Thursday, October 17, 2013
Stretching the Boundaries of a Cozy Mystery
Sex. Violence. Profanity. Agatha Christie might be rolling in her grave (or secretly chuckling) as the modern world shoulders its way into the cozy mystery genre.
Cozy mysteries are also referred to as traditional mysteries. The Malice Domestic conference defines a traditional mystery—books best typified by the works of Agatha Christie—as mysteries which contain no explicit sex or excessive gore or violence; and usually (but are not limited to) featuring an amateur detective, a confined setting, and characters who know one another.
The term cozy mysteries came from the tea cozy, a cloth cover for a teapot which insulates the tea, keeping it warm while it sits on the table next to a reader ensconced in an easy chair reading a traditional mystery. Jessica Fletcher, the heroine of the television series, Murder, She Wrote, typified the type of amateur sleuth found in a cozy mystery. For a more lengthy description of the cozy mystery genre, along with a list of authors, go HERE.
Many current traditional or cozy mystery writers (myself included) have stretched the boundaries of the genre to include a bit more of the grittiness of the modern world. I'll use my own books in the Claire Hanover gift basket designer mystery series to show how we’ve expanded the genre.
Sex – The bedroom door has cracked open a bit, allowing brief glimpses of a breast or a bare bum, but long descriptions of the sex act itself, with plumbing details, are still not tolerated by readers. As an example of walking this line, an underlying subplot in To Hell in a Handbasket, the second book in the Claire Hanover gift basket design series, is Claire's daughter's propensity for appearing just when Claire and her husband decide to get amorous, stopping the action and being grossed out by what she sees.
Violence – Descriptions of the murder victim often have become more graphic, as in my upcoming November release, A Basket of Trouble, the third book in the series, where mention is made of blood, flies, a smashed nose and a leg bent at a unnatural angle. The total description is still limited to just one paragraph, though. Also, fight scenes and shoot-outs can be included in a modern cozy, but prolonged torture or on-screen rape scenes still aren’t tolerated.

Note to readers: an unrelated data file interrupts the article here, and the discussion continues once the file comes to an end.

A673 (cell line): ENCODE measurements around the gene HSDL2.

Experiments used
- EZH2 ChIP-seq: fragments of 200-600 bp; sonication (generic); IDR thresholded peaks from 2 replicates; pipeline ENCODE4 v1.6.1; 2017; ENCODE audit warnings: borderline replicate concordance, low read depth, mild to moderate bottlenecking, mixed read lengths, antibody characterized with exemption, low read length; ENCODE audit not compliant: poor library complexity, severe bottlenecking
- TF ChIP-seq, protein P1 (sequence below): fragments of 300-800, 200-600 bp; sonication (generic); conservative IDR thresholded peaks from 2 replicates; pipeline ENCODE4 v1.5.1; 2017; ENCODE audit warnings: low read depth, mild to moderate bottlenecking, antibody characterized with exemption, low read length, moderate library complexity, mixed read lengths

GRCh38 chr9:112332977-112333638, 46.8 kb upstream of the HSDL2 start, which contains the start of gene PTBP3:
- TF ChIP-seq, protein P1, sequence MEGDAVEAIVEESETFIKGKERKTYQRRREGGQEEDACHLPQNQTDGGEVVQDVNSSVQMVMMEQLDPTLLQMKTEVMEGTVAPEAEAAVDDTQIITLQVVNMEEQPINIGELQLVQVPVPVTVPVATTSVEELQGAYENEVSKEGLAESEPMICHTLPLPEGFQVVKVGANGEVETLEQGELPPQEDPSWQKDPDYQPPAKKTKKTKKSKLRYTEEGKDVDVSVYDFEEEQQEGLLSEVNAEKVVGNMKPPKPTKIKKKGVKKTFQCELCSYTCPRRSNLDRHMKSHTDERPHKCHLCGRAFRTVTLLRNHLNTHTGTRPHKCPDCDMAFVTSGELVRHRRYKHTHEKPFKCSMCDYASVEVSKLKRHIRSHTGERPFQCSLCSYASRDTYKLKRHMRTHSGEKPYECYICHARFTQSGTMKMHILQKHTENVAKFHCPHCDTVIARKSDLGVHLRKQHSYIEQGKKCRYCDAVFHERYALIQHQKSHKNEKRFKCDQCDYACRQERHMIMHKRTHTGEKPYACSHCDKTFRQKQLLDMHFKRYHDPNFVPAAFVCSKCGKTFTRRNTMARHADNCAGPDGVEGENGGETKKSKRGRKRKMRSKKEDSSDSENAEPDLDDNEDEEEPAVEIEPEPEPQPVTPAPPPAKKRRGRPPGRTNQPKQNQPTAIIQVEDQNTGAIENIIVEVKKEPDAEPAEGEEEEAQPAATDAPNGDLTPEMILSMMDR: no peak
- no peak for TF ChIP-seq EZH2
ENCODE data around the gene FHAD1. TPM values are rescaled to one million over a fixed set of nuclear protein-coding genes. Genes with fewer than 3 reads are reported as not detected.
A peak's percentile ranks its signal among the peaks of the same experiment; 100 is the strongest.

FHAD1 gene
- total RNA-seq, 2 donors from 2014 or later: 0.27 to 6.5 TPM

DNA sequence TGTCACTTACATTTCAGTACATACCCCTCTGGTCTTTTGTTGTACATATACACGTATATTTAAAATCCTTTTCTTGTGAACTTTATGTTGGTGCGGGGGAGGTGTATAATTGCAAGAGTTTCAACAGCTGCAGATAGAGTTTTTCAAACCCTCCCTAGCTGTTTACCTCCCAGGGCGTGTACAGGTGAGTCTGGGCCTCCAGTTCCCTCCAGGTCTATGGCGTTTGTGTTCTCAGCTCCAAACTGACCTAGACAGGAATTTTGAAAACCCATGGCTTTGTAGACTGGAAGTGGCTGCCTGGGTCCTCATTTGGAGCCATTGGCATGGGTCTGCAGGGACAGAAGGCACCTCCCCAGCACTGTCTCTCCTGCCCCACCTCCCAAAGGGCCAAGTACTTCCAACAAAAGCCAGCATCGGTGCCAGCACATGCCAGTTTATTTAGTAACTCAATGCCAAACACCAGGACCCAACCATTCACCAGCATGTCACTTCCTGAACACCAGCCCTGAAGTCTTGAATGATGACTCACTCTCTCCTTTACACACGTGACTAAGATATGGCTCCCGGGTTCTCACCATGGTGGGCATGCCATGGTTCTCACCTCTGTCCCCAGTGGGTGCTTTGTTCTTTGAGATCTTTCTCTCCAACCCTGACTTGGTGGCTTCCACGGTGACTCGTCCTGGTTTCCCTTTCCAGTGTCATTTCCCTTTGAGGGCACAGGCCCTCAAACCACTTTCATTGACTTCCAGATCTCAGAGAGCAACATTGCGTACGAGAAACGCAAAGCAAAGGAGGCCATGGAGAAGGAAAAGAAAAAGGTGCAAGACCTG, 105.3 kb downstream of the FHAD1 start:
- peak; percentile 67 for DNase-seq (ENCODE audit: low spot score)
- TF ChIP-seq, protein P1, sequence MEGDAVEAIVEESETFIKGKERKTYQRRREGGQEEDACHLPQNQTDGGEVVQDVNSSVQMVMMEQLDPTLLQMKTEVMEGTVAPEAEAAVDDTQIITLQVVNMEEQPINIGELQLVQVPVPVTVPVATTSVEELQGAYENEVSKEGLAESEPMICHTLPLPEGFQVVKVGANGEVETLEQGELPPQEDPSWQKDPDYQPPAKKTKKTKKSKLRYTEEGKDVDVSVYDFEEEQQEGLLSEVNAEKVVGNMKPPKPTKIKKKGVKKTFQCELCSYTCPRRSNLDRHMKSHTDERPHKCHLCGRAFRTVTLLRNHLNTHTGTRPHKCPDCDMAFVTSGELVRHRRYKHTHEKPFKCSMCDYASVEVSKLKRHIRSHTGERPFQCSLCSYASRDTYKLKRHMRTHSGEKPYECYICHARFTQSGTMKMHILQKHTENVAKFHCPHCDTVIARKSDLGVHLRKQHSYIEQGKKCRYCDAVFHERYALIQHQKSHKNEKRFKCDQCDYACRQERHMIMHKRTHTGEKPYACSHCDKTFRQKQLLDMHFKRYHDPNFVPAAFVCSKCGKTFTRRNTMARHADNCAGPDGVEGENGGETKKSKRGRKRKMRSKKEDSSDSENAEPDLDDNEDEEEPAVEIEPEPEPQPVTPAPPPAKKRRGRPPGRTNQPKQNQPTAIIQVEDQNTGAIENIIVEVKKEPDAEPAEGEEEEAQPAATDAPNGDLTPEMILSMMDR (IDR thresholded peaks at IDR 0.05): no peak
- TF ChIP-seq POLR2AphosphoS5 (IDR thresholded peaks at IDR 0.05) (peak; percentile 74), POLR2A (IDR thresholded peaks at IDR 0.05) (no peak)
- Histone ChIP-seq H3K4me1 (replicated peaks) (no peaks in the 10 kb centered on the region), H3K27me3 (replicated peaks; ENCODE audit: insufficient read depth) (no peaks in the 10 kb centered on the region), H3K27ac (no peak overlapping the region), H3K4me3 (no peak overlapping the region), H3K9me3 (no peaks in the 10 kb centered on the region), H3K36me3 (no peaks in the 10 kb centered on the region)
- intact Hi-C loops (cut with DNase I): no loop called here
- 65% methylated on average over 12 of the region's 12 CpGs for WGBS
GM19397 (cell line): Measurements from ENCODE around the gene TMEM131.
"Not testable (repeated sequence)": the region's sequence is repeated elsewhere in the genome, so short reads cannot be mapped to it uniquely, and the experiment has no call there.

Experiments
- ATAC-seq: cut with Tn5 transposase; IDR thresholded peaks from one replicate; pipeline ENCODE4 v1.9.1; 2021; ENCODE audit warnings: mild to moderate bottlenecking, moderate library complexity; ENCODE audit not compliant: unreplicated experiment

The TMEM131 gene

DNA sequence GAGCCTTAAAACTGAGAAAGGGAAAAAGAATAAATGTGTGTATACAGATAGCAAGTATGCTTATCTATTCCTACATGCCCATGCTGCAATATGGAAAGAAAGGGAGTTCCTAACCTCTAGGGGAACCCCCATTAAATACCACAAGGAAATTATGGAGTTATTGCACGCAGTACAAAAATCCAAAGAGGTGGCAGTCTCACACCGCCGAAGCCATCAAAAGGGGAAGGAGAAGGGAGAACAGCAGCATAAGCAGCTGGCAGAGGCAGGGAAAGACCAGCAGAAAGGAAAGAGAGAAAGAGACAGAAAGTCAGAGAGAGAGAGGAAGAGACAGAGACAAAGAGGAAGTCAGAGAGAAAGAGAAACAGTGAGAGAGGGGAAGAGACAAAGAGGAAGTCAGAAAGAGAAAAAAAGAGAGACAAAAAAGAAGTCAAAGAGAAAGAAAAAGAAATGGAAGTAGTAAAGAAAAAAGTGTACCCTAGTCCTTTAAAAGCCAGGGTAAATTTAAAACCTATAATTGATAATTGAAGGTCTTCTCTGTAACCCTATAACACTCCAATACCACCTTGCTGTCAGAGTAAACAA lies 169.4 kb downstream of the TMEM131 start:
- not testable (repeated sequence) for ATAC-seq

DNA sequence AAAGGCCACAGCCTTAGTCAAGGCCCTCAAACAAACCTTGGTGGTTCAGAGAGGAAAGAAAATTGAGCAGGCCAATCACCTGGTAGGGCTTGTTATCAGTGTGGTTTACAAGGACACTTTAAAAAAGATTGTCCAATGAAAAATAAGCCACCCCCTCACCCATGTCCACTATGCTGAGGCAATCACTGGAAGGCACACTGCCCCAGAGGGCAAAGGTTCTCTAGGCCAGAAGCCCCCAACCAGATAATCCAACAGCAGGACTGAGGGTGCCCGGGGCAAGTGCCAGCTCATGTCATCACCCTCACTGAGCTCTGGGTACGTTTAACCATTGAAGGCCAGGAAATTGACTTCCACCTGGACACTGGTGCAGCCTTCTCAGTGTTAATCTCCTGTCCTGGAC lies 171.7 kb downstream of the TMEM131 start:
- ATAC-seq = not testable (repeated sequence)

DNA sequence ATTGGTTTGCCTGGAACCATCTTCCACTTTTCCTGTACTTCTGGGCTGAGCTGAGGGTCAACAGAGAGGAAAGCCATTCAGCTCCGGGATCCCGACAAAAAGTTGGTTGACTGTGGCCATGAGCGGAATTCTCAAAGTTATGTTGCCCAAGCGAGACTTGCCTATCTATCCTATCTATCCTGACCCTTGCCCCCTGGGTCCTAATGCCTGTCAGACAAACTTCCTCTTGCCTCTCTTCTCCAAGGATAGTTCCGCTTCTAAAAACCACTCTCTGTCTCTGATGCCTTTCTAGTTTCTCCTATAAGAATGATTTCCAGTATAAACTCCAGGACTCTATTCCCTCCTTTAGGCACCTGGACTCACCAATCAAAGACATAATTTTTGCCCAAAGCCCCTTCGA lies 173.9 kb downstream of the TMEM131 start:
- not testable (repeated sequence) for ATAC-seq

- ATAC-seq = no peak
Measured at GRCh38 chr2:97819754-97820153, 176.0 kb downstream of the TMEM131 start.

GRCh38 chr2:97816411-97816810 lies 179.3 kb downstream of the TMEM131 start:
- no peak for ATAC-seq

Victim – While in the past, the cozy murder victim was someone who “deserved to die” (thus giving us lots of suspects with motive) and was not someone to be mourned, that's no longer always the case. For example, in To Hell in a Handbasket, the first murder victim is an innocent young woman, a friend of Claire's daughter, who still had her whole life ahead of her.
Profanity – Just as modern society has become more tolerant of some foul language, so has the cozy form. An occasional four-letter word is allowed when strong emotion demands it, but it's usually spoken by a male character or a hardened female character, and rarely by the sleuth herself. In A Real Basket Case, the first book in the series, it's usually Claire's husband, her embittered friend Ellen, or one of the criminals involved who, overcome by emotion, let slip with a brief curse.
Confined setting – Often this is interpreted to mean the setting should be a small town or village, but the important aspect here is that most of the characters know each other so when the sleuth interviews them, they divulge information about each other. This can be accomplished by giving most of the characters a common pursuit, even though the book is set in a large city. An example is the staff and clientele of the same Colorado Springs gym in A Real Basket Case.
Issues - Cozies nowadays often tackle political, environmental or ethical issues that may have only been touched upon in the past. For instance, A Basket of Trouble explores the issue of illegal immigration, from the often ignored perspective of the small business owner who tries to do the right thing.
The one feature of the cozy mystery genre that is usually not stretched is that the sleuth is an amateur. Why is this? Because if professional police forensics such as DNA analysis are used to solve the crime versus the interviewing of witnesses, the finding of clues, and deduction of motives, then the puzzle aspect of the books is lost. Then the readers don't have the enjoyment of trying to figure out who the killer is themselves.
Regardless of how the boundaries are being stretched, I will continue to be a fan of cozy mysteries in all their forms, reading them while ensconced in an easy chair next to a pot of warm tea.
Do you have any limits for what you’ll read? If you're a cozy mystery reader, what do you like best about the genre?